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Describe the organization and work of the people at Bletchley Park.

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Bletchley Park GCSE Coursework 1. Describe the organization and work of the people at Bletchley Park. Bletchley Park was unique in many different was. Located just outside Bletchley, in southern England in some ways it could have been said to be detached from the rest of Britain during World War 2, lost in a secret world. The organization at Bletchley Park was unique. The method of operations, the dedication, the secrets hidden away behind the walls and even the people working there. All were completely different to what had ever been seen before in terms of code cracking. Secrecy was a big part of life in Bletchley, and even in the beginning when the initial government representatives went to 'check it out' for possible use during wartime, they acted as privately as possible and gave reason for their stay as a hunting trip. The private aspect of station X continued throughout the war with guards patrolling the perimeters of Bletchley day and night. The secrecy kept up after the war as well, with those who had worked at Bletchley Park not being officially allowed to talk about it publicly until 1976. ...read more.


2. Why was Bletchley Park able to break the German enigma? Those working at Bletchley Park were able to break the enigma for several different reasons. Most importantly, it was due to their great skills at code cracking, their powerful intellect and the amazing perseverance that many had to try and achieve the goal. Other reasons must be taken into account though. Such as the clumsy mistakes by the German operators and the help that was given to the British by other countries such as the extraordinary work done by Poland before the war. The British received a great deal of intelligence from other countries during the war. The poles had secretly been working on the enigma before and during the start of the war. Three mathematicians had been trying to decode messages and solve the random jumble of letters. As Germany invaded, polish officials met up with the British and gave them all they knew about the enigma. This not only opened the gates for the British as to what the Nazi's were using to scramble to letters, but also gave them a solid head start in order to go about decoding them. ...read more.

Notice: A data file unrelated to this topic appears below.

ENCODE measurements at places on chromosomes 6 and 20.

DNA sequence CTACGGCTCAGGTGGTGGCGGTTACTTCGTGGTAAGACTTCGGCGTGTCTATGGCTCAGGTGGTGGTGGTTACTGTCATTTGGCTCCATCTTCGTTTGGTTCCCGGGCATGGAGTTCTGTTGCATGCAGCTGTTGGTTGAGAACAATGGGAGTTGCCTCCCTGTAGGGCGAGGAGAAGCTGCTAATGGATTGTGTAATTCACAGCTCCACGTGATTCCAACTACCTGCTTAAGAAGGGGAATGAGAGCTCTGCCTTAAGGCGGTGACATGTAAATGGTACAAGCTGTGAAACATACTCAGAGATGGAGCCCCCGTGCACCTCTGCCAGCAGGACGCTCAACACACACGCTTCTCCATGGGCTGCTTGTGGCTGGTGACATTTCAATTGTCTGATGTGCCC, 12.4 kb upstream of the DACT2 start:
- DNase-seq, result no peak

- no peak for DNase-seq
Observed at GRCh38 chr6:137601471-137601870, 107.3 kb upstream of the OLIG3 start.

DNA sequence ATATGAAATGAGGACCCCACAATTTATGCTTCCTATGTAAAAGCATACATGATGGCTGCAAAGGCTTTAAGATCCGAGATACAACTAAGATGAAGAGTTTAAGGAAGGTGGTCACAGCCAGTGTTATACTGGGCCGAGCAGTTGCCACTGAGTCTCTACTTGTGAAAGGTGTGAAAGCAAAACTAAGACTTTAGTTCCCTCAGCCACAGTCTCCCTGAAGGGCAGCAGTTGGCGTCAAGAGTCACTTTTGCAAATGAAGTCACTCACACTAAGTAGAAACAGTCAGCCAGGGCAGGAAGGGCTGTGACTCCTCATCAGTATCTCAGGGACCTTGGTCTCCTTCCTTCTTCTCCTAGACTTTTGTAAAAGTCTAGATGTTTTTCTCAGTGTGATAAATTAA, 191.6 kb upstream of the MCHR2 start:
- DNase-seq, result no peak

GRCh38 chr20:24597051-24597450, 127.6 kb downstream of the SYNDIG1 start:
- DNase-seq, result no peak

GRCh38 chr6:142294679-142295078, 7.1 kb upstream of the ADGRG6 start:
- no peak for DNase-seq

These included: * The Cog order and wiring * The text settings * The Cross plugging * And language (including German military slang terms) This required great patience and dedication - all skills that those working at Bletchley either had already, or managed to acquire. "Cracking a code can be an incredibly frustrating experience" said one worker, "but in most cases the results are uplifting, rewarding [and] very satisfying". Through intertwining many different people into a close knit community, along with their skills, personalities and unique ideas, Bletchley Park managed to effectively the ultimate code-cracking machine. Finally, breakthroughs were also a key factor when it came to breaking the code. Strokes of luck such as recovering German navy code books off small weather vessels that were easily captured, or getting other such Nazi secrets of sinking U-boats or crashed vehicles greatly helped advance the enigma effort. Overall, there was no key reason why the British were able to crack the code of the enigma. No huge mistake was made by the Germans that completely gave the secrets away, no massive breakthrough was made by the British to unlock all the enigma codes in one go, the end result came from many different factors that when put together, gave Bletchley Park the key to the enigma code. ...read more.

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